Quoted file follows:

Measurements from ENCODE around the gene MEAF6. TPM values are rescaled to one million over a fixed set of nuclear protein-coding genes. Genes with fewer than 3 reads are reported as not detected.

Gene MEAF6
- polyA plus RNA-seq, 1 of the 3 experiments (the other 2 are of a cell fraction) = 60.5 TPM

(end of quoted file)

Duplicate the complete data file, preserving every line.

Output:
Measurements from ENCODE around the gene MEAF6. TPM values are rescaled to one million over a fixed set of nuclear protein-coding genes. Genes with fewer than 3 reads are reported as not detected.

Gene MEAF6
- polyA plus RNA-seq, 1 of the 3 experiments (the other 2 are of a cell fraction) = 60.5 TPM